Pena4 Provides Mentoring and Meaningful Employment for Neurodiverse Workforce in Medical Coding: Part 1

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Pena4 recently partnered with Rockland Jewish Family Service to support newly trained medical coding professionals. Rockland Jewish Family Service (RJFS) is a New York organization dedicated to providing compassionate, professional human services, support, resources, and philanthropic initiatives throughout the surrounding community. Prior to COVID-19, RJFS partnered with New York State and local Hudson Valley employment resources to organize medical coding training for 11 neurodiverse community members to help them find meaningful, long-term employment opportunities.  

The initiative began in the Fall of 2018, when all 11 individuals attended an intense (off-label) coding curriculum organized and proctored by RJFS and the NYS/Hudson Valley organizations. Upon completion in February 2020, a few of the participants passed the AHIMA Certified Coding Associate (C.C.A.) exam. Unfortunately, even with the C.C.A. credential, the individuals need at least two years of on-the-job training or experience to sit for the actual AHIMA Certified Coding Specialist (C.C.S.) exam. As most medical coders know, getting two years of experience is challenging at best. The global pandemic added a new layer of complexity for these individuals. RJFS lead business consultant, Andrew Hoffman, and John Byrne, who was also consulting with RJFS, connected RJFS to Pena4 to discuss and evaluate the students' aptitude and work readiness.

Manny Peña, CEO of Pena4, Inc., and Joseph Gurrieri, COO of Pena4 met with RJFS and New York State and Local Hudson Valley Employment resources. After hearing about the training provided and the difficulties faced trying to obtain the required experience, Pena4 was compelled to help in any way they could. Pena4’s Paul Strafer, Director of Client Operations, immediately assessed all 11 individuals and placed them into Pena4's Central Learning application, where they could all practice coding with actual medical records while the application continuously assessed their coding skills.  

"It was great watching our group of 11 excel throughout the medical coding training and certification," said Maria Dowling, CEO of Rockland Jewish Family Service. "We had no doubt that everyone would pass; however, we also knew that C.C.A. credentialing was just a first step in the process of finding long-term employment for our skilled and dedicated group of 11. We immediately began to seek out appropriate next steps and knew that Pena4’s Central Learning platform was the right option."

Pena4's Central Learning application was used to develop over 350 coders for Pena4. The platform is also a tool for the National Coding Contest, where thousands of medical coders compete for the "best in coding quality." All 11 individuals in the program were given access to the same tools and resources that highly skilled coders use to assess and fine-tune their coding proficiency.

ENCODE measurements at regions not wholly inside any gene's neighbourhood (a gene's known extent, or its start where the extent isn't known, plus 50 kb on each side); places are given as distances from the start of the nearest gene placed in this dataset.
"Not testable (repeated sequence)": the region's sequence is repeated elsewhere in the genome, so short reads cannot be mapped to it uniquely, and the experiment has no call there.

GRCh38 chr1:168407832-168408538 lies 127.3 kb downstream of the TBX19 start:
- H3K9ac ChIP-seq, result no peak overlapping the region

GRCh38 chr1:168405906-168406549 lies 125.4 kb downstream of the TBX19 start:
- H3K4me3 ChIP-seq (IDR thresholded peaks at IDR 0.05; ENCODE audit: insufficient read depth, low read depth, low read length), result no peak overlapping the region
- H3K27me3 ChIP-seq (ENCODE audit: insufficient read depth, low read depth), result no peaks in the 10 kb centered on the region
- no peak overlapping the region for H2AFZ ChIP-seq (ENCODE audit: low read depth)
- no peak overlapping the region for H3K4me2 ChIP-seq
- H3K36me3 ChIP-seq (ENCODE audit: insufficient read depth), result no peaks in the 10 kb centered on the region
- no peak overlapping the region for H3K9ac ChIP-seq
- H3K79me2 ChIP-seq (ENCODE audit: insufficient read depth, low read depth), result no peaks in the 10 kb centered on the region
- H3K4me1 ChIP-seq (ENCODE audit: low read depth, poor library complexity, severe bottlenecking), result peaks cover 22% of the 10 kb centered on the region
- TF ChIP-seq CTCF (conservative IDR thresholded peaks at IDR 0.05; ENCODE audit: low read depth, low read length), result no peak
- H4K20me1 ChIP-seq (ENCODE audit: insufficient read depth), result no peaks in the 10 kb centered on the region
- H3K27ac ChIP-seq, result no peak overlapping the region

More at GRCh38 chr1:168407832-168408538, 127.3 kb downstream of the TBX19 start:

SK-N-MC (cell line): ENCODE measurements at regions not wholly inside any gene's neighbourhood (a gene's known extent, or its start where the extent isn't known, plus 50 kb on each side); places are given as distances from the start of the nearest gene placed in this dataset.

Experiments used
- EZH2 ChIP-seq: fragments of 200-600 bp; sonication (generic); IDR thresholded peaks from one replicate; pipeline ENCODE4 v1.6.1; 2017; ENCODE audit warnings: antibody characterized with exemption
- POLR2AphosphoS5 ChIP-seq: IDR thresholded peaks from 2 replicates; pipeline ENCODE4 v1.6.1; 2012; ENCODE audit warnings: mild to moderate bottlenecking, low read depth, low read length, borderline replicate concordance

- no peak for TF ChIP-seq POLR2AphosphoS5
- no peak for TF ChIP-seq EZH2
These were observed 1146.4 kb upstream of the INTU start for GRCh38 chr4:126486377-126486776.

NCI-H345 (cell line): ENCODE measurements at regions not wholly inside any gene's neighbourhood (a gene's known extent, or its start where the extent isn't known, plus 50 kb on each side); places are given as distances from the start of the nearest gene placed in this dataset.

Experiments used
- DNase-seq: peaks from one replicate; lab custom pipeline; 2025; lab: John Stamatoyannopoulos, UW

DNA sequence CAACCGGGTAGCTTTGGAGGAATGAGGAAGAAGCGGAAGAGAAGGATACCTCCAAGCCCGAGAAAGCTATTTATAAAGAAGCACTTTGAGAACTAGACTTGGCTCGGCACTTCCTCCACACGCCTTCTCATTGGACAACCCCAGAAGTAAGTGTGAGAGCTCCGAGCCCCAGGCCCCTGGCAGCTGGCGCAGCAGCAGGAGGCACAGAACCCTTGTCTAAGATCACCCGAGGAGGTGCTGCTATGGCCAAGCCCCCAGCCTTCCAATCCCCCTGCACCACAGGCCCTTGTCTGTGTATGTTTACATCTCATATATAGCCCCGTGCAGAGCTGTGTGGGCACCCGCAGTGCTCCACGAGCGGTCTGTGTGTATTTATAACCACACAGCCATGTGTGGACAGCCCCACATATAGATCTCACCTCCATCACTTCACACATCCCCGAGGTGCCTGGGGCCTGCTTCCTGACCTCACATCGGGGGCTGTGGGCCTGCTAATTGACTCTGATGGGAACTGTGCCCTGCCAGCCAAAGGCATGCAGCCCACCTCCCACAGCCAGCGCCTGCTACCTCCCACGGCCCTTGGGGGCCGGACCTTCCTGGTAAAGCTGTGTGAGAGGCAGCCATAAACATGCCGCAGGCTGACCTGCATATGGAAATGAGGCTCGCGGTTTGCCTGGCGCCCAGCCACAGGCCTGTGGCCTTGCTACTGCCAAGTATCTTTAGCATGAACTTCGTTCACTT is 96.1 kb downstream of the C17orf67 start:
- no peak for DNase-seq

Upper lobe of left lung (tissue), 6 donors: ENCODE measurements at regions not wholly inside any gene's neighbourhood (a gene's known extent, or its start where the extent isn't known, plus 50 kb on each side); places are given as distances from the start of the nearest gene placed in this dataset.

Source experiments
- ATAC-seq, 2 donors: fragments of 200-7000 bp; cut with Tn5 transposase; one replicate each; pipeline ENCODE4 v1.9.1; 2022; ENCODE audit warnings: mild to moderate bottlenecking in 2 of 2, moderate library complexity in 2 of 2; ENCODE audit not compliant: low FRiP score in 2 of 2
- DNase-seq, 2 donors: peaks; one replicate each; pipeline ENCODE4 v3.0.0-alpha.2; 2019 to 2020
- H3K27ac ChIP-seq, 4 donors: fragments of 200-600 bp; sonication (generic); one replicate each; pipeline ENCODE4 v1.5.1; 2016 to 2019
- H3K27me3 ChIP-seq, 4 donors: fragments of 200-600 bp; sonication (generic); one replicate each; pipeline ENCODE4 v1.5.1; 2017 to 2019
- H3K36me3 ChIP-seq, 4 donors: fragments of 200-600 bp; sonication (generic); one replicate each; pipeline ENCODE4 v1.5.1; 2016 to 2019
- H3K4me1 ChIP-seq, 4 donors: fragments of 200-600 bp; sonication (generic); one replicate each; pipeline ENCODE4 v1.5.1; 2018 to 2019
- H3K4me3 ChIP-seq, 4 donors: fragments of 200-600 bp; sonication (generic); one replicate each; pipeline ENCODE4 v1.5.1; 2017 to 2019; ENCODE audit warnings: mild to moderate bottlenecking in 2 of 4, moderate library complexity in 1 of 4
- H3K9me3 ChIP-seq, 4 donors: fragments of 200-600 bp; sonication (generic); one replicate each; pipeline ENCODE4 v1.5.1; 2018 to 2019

Manny Peña, RHIA, Founder & CEO of Pena4, Inc., had this to say about the program and the company's partnership with the RJFS cohort: "We were thrilled to work with Rockland Jewish Family Service, NYS and Hudson Valley to help their newly trained medical coders test out their skills and knowledge on Pena4's Central Learning platform. This system offers an objective resource to measure true coder accuracy, without the excessive time, prep, cost, and management inconvenience associated with manual coding audits," he noted. "We were able to offer an unbiased assessment of all 11 coders to develop a comprehensive understanding of skills." 

RESULTS

Pena4 publishes the National Coding Contest’s average accuracy scores. Over the last four years, the coding contest’s participants’ accuracy scores were: 

  • 2016: 38%
  • 2017: 41.0%
  • 2018: 42.0%
  • 2019: 40.4%

Pena4's Paul Strafer, RHIA, CCS stated, “This is a clear indication that coding accuracy and quality in the United States is suffering ever since the onset of ICD-10. Coding audits and remedial education have trended over the last several years to address the systemic decrease in coding quality. However, all 11 individuals from the program did very well in their Central Learning Assessment, often scoring significantly higher than the national average.” As a result, Pena4 determined that the individuals have the knowledge and skillset to move forward in the coding profession.

"After seeing the assessment results and examining the current trajectory of the 11 participants, Pena4 determined the next best step was to get each individual into the AAPC's coding education and credentialing program to ultimately gain the Certified Coding Professional (C.P.C.) credential. We are confident that CPC-A certification, and eventually, a straight C.P.C. certification from the AAPC, is an excellent option for all 11 medical coders," Joseph J. Gurrieri, RHIA, CHP, President & COO of Pena4, Inc., said. "The CPC-A certification is a differentiator in the medical coding industry and can help set this group of talented coders apart from other job seekers competing for the same opportunities. It's a great way to accelerate the process of finding meaningful employment in the medical coding vertical."

Pena4 coordinated a meeting with Dan Schwebach, Senior V.P. of the AAPC, RJFS, and NYS/Hudson Valley to discuss the initiative, the status of the 11 individuals, and the proposed next step. RJFS, Pena4, and the AAPC met to discuss, brainstorm and develop a pathway for success for the 11 individuals. As a result, the AAPC has agreed to enroll the 11 individuals into their coding training and education program and to have dedicated live education sessions in conjunction with the online training. 

More to come! Pena4 will keep you posted on the progress of the 11 coders.